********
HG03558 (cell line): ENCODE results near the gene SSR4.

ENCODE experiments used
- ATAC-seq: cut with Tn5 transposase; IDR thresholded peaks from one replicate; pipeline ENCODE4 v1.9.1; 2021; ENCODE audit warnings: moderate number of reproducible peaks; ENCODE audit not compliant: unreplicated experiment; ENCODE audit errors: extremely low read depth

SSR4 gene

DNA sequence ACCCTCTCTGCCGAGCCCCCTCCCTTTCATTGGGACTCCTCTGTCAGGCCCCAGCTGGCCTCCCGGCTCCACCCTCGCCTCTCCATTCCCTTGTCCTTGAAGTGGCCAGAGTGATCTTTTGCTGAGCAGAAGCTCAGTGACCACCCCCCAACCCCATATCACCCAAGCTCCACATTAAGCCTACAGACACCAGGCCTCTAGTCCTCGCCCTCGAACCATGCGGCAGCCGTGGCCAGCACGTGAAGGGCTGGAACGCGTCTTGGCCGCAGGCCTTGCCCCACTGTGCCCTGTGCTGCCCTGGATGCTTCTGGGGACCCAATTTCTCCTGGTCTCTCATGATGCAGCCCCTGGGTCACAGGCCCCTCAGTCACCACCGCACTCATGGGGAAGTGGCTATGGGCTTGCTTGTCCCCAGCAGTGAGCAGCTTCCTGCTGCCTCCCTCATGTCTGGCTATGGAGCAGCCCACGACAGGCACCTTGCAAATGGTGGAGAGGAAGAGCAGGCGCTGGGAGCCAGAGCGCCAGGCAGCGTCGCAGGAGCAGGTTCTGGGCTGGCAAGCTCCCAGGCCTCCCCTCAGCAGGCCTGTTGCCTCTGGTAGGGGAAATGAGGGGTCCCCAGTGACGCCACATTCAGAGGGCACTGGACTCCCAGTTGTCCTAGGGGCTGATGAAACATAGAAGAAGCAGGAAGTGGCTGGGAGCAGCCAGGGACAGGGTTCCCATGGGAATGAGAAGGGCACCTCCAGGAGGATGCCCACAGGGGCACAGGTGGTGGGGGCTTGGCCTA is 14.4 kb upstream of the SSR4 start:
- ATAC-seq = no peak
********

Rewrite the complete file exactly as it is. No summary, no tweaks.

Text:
HG03558 (cell line): ENCODE results near the gene SSR4.

ENCODE experiments used
- ATAC-seq: cut with Tn5 transposase; IDR thresholded peaks from one replicate; pipeline ENCODE4 v1.9.1; 2021; ENCODE audit warnings: moderate number of reproducible peaks; ENCODE audit not compliant: unreplicated experiment; ENCODE audit errors: extremely low read depth

SSR4 gene

DNA sequence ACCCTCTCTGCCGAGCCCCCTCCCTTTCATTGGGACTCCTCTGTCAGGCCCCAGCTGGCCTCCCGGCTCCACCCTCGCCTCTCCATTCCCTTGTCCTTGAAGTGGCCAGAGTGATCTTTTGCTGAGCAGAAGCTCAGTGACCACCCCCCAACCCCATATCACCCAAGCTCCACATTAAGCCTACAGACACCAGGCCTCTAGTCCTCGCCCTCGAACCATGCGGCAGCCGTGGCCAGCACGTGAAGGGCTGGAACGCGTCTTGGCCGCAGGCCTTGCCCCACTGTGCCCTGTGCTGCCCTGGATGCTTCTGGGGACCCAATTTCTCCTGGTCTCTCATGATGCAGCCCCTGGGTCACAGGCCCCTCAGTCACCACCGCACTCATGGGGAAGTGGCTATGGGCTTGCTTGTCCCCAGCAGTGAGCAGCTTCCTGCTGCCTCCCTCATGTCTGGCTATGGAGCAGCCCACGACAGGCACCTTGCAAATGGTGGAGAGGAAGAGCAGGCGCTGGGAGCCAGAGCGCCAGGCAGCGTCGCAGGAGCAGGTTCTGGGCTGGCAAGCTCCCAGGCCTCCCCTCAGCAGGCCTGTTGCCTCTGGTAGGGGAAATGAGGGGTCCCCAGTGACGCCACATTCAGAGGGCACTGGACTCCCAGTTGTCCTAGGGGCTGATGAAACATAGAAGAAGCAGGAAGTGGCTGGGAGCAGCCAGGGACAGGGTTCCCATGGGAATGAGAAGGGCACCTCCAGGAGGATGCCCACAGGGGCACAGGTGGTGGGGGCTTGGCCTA is 14.4 kb upstream of the SSR4 start:
- ATAC-seq = no peak